Research by Cedars-Sinai OB-GYN Experts Featured at Scientific Conference
Preeclampsia Risk, Smart Phone Pregnancy, Ultrasound Innovations and COVID Vaccine Hesitancy During Pregnancy Are Among the Cedars-Sinai Studies Being Presented at the 2022 Annual Society for Maternal-Fetal Medicine Conference
The virtual 42nd Annual Pregnancy Meeting of the Society for Maternal-Fetal Medicine (SMFM) takes place from Jan. 31 to Feb. 5. High-risk pregnancy experts from around the nation will present over 1,100 oral and poster presentations on cutting-edge research.
During the conference, Cedars-Sinai physicians and scientists will present findings of their research and are available to comment on a wide variety of topics, including COVID-19 vaccine hesitancy after childbirth, preeclampsia, postpartum depression, and childbirth outcomes for people with inflammatory bowel disease.
Below are listed some of the many papers being presented by Cedars-Sinai experts in maternal-fetal care. For more information or to set up interviews, please contact Laura.Coverson@cshs.org.
- Artificial Intelligence Improves Detection of Patients at Risk for Preeclampsia. Kimberly D. Gregory, MD, MPH, Melissa S. Wong, MD, MHDS, will present evidence for improving the identification of patients at risk for preeclampsia–a pregnancy-related hypertensive disorder and a leading cause of death associated with childbirth. The use of natural language processing–a branch of AI–to review electronic health records identified the largest group of patients who would be considered at risk for developing the disease and who might benefit from preventive therapies. Oral presentation on Saturday, Feb. 5 at 8 a.m. EST.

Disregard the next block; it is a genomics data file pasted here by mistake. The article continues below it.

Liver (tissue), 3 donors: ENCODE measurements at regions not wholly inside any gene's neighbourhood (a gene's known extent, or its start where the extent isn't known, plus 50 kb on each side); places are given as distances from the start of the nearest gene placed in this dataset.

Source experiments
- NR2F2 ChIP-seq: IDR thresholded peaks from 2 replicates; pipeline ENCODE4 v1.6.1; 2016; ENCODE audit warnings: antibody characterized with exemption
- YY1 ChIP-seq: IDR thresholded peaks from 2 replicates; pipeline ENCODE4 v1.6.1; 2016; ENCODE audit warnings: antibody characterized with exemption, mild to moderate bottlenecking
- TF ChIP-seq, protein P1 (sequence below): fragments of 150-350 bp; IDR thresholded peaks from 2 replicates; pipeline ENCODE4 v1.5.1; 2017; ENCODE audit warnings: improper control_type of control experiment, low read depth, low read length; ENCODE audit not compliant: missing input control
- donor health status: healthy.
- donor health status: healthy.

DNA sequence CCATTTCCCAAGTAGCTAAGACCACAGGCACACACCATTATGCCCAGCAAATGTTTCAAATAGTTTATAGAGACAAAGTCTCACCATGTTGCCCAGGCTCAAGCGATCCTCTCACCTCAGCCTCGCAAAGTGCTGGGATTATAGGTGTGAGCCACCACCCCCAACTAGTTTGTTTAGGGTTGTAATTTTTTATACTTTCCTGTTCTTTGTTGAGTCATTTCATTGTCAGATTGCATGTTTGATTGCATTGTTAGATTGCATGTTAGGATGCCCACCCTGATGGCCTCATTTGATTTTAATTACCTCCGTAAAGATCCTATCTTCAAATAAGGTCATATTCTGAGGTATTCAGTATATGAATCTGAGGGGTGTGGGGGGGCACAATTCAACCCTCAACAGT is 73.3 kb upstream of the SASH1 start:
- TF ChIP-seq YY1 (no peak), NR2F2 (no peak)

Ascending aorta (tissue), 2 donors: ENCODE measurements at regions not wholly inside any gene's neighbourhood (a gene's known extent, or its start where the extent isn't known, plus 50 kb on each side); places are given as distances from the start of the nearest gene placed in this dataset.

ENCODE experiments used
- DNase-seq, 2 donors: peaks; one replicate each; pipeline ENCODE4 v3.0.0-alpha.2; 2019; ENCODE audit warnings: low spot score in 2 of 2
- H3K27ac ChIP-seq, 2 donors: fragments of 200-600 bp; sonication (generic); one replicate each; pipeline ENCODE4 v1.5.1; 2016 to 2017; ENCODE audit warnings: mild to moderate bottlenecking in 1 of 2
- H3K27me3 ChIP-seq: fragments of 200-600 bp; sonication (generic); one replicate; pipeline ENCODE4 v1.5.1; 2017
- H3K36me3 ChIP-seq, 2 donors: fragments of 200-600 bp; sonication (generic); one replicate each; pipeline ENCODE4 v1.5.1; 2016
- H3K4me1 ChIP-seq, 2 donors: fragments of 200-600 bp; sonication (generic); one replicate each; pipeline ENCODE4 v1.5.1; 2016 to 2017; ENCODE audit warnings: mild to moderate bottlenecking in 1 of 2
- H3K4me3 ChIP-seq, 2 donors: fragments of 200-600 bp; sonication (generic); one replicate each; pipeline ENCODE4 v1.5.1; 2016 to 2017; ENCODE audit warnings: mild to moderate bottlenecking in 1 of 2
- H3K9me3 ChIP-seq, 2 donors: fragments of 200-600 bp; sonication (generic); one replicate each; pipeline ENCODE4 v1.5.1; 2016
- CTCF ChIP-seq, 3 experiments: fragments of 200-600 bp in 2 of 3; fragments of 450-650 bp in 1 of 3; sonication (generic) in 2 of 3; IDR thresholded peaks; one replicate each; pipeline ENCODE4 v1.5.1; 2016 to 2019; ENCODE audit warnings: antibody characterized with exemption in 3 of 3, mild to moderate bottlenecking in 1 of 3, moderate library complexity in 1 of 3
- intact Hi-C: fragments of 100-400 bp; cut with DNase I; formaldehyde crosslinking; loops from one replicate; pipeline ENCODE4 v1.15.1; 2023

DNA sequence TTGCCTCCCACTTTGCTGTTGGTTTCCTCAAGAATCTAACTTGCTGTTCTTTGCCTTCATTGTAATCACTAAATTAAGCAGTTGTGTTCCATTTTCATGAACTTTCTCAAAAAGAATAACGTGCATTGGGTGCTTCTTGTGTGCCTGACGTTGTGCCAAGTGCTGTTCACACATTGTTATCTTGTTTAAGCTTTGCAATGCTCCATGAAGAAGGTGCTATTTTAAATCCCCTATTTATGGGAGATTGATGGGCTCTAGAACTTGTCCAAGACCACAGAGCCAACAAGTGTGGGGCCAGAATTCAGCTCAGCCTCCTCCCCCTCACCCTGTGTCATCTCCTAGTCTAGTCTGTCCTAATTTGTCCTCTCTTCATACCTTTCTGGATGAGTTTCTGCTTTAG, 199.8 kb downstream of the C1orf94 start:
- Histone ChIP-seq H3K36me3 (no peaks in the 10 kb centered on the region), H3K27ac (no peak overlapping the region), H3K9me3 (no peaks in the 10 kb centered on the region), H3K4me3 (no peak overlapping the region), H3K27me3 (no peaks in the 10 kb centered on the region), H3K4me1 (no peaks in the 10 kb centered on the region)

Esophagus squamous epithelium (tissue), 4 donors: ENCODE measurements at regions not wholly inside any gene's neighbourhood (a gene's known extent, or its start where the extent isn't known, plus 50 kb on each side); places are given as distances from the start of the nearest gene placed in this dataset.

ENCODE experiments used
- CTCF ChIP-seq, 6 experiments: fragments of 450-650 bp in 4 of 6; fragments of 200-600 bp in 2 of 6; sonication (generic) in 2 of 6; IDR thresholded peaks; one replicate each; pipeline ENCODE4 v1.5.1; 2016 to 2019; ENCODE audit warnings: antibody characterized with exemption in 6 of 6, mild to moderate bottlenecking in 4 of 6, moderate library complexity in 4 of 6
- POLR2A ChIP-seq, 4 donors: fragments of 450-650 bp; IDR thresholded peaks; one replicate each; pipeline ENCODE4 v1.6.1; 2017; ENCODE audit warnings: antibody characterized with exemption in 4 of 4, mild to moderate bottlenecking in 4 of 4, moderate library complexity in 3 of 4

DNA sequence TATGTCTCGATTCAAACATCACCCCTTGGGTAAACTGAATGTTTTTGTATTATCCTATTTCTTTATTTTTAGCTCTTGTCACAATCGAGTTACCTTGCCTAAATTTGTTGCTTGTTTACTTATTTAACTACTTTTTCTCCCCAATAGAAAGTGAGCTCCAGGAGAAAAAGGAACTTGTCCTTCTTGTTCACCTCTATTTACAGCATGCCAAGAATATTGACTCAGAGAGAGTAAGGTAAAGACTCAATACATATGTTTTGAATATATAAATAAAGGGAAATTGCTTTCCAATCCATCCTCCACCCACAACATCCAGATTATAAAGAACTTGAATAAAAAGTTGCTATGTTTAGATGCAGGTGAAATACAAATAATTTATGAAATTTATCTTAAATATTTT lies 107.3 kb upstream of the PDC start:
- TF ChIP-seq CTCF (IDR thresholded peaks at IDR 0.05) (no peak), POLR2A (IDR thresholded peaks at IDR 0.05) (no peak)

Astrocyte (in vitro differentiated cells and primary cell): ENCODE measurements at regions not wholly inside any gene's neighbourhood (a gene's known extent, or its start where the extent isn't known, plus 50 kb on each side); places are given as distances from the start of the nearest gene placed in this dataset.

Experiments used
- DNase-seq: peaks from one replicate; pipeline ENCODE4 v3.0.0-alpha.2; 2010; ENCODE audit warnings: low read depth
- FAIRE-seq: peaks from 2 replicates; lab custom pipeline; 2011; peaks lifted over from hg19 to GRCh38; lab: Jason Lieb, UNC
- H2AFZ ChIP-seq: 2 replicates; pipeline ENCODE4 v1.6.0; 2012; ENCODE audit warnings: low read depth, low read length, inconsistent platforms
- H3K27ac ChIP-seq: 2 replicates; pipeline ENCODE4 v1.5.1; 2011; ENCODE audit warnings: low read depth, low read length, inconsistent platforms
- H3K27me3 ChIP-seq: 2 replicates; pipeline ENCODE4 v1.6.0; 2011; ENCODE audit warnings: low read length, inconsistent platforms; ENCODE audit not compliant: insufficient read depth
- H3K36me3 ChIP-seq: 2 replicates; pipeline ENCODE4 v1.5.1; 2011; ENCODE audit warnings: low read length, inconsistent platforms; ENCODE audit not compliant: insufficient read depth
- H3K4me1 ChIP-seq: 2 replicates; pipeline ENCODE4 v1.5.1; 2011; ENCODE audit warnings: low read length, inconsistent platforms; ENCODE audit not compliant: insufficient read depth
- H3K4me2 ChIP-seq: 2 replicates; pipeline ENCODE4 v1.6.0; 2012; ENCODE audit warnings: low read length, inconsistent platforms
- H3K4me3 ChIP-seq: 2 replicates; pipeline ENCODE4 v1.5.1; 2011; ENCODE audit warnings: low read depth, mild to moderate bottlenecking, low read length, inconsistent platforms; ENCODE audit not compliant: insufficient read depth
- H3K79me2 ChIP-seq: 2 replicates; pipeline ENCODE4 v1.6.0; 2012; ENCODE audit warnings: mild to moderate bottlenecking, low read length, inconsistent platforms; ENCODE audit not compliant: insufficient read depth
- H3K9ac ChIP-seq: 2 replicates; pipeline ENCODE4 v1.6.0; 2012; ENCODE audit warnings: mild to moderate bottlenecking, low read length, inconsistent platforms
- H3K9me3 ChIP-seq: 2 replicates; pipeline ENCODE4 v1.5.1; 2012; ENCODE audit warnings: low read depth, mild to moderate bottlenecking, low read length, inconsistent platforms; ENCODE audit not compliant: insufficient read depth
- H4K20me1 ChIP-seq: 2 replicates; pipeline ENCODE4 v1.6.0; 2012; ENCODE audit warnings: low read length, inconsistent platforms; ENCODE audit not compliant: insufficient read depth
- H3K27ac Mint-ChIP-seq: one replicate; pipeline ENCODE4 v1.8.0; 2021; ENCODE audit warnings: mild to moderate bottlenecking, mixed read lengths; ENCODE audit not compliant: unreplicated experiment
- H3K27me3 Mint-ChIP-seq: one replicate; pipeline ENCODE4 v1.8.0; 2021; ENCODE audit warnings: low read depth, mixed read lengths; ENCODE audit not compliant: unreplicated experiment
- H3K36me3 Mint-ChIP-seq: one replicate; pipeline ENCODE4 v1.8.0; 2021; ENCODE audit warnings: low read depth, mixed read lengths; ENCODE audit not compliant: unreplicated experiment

- Survey of the Childbirth Experience During the Pandemic: Postpartum Vaccine Hesitancy. Kimberly D. Gregory, MD, MPH. Those who participated in the Childbirth Experience Survey (CBEX) gave birth during the pandemic and noted their anxiety and fears about breastfeeding, fertility, and vaccine safety. Researchers found that incomplete information on vaccine side effects, the absence of pregnant people in vaccine trials, and personal values and preferences contributed to significant COVID-19 vaccine hesitancy. Poster presentation on Thursday, Feb. 3, 10:30 a.m.–12 p.m. EST.
- Use of Personal-Device-Based Point-of-Care-Ultrasound (P-POCUS) in Clinical Care. Cecilia B. Leggett, MD, and Melissa S. Wong, MD, MHDS, share findings that the use of portable ultrasound probes that rely on cell phones or tablets for displaying images–as opposed to large ultrasound machines–saves time in clinical decision-making during intrapartum care in labor & delivery units. Poster presentation on Thursday, Feb. 4, 3:45 p.m.–5:10 p.m. EST.
- Racial Disparities Identified in Treatment for Preeclampsia Risk. Kimberly D. Gregory, MD, MPH, Melissa S. Wong, MD, MHDS, present data showing that Black pregnant people are less likely to be recommended for aspirin prophylaxis for preeclampsia–a therapy shown to reduce adverse outcomes in patients at risk for the hypertensive disease. Poster presentation on Friday, Feb. 4, 10:30 a.m.–12 p.m. EST.
- Use Of Oxytocin as a Low-Dose Intravenous Push at Time of Cesarean Delivery. Gabriela Dellapiana, MD, Richard M. Burwick, MD, MPH. Historically, oxytocin has been given as a high-dose IV infusion at delivery to reduce blood loss. Researchers investigated whether low-dose oxytocin might be equally effective and found that less oxytocin successfully prevented blood loss at cesarean section. Poster presentation on Friday, Feb. 4, 3:45 p.m.–5:15 p.m. EST.